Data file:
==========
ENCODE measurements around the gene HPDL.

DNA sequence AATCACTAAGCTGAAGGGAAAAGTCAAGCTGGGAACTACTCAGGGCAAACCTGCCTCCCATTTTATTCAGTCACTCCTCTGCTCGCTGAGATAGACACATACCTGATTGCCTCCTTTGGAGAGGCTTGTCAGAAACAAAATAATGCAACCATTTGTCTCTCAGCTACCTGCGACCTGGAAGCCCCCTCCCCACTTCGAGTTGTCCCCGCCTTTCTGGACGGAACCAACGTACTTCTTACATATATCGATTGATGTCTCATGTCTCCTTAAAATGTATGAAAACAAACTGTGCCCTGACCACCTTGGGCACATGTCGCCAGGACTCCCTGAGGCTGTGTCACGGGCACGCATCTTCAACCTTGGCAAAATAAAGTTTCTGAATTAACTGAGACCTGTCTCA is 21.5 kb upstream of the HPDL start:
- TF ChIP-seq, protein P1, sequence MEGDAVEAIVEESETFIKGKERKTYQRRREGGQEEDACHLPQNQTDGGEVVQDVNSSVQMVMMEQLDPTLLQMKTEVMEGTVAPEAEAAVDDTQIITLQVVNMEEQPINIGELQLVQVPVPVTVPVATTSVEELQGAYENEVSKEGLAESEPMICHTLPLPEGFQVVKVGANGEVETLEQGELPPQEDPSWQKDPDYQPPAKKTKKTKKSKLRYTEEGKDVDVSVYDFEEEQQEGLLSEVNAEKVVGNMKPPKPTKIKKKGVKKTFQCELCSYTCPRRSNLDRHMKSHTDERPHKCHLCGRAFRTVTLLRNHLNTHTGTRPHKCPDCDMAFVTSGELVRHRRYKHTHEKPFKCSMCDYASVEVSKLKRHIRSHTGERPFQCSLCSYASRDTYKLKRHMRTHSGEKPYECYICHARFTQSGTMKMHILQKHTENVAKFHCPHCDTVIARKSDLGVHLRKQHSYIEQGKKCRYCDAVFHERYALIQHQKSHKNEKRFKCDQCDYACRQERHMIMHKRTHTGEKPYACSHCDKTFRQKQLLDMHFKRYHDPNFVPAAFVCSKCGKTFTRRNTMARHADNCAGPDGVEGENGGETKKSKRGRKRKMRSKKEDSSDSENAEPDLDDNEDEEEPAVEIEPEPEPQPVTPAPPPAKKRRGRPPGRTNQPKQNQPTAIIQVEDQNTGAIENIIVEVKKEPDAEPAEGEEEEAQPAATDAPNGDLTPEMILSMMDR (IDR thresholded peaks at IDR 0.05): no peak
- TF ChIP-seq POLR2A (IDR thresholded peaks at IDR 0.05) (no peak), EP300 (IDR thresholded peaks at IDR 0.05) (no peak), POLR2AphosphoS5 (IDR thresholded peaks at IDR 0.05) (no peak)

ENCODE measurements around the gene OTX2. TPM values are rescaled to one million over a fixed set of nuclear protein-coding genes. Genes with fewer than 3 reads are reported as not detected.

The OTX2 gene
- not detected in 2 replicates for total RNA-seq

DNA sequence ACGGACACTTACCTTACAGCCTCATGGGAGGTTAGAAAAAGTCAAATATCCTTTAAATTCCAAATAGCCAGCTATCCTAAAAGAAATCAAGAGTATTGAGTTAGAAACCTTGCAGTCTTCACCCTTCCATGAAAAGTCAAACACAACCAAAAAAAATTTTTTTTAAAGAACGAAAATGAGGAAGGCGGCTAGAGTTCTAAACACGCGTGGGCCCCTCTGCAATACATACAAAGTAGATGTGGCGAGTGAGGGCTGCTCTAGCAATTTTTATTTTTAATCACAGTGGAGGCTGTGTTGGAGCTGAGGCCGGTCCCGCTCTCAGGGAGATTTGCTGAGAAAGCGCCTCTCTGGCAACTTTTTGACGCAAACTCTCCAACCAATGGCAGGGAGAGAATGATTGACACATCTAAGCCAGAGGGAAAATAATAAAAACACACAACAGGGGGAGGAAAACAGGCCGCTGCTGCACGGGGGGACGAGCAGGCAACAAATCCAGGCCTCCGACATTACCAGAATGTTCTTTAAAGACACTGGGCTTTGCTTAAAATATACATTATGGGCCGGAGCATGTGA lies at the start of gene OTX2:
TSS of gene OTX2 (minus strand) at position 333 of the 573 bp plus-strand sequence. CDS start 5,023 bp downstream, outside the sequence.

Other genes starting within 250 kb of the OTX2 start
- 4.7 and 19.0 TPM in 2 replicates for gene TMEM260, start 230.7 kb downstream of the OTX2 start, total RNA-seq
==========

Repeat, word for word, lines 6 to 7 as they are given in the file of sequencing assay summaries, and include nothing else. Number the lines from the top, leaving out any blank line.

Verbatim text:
The OTX2 gene
- not detected in 2 replicates for total RNA-seq